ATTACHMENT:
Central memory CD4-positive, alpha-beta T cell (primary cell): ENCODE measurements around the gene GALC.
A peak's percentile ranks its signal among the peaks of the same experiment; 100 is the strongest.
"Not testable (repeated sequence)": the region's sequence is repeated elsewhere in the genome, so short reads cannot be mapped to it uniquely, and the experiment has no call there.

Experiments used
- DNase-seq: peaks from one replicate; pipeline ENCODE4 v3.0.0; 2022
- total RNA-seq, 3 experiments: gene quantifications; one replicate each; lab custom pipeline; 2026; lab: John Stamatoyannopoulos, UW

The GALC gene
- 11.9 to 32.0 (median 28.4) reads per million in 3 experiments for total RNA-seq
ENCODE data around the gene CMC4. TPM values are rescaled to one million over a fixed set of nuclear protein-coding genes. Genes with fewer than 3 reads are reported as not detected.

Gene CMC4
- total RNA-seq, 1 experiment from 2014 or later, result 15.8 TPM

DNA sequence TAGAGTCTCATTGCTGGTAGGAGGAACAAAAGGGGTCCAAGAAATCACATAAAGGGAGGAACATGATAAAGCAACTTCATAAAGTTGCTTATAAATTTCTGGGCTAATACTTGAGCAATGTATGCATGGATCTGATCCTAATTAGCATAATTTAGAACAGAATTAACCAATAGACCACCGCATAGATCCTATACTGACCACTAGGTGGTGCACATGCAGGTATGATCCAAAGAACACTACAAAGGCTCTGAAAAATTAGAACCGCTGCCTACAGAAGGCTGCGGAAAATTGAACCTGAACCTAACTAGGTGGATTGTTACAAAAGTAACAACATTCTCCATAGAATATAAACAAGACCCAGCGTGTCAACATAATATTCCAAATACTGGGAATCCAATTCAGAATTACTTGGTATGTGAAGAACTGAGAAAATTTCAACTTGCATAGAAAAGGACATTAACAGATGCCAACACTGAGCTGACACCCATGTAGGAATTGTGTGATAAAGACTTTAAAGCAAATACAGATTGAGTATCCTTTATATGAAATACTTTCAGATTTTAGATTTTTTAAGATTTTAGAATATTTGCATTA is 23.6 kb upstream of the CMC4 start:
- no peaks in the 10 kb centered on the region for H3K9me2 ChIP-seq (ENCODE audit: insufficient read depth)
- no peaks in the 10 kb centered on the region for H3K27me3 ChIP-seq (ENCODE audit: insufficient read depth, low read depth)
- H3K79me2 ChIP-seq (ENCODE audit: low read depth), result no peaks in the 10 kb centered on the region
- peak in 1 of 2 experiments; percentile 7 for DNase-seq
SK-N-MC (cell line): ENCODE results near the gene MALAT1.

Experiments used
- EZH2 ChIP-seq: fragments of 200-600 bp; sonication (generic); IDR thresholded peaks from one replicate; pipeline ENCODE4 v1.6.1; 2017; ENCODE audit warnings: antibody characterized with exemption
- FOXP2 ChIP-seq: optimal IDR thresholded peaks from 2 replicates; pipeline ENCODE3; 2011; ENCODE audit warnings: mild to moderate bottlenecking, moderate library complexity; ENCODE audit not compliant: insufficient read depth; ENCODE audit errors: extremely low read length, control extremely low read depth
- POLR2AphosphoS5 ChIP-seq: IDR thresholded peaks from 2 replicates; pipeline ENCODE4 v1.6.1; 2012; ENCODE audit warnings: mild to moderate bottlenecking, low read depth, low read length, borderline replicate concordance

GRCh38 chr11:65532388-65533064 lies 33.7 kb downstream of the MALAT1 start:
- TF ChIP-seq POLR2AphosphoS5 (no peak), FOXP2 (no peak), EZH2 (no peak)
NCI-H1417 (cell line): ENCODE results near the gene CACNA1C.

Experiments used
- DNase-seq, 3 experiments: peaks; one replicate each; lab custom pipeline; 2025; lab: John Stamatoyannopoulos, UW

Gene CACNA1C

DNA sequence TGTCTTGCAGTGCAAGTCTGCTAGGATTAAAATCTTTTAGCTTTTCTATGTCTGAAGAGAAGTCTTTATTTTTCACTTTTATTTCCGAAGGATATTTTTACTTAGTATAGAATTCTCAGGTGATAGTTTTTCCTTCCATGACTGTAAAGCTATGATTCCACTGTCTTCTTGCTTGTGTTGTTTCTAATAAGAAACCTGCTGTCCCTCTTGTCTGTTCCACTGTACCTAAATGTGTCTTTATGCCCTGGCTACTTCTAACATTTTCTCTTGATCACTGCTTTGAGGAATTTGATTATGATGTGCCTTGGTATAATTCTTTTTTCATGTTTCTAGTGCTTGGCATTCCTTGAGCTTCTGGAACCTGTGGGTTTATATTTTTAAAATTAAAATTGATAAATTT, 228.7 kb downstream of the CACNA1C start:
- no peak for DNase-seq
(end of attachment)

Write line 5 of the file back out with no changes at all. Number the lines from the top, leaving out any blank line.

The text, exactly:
- DNase-seq: peaks from one replicate; pipeline ENCODE4 v3.0.0; 2022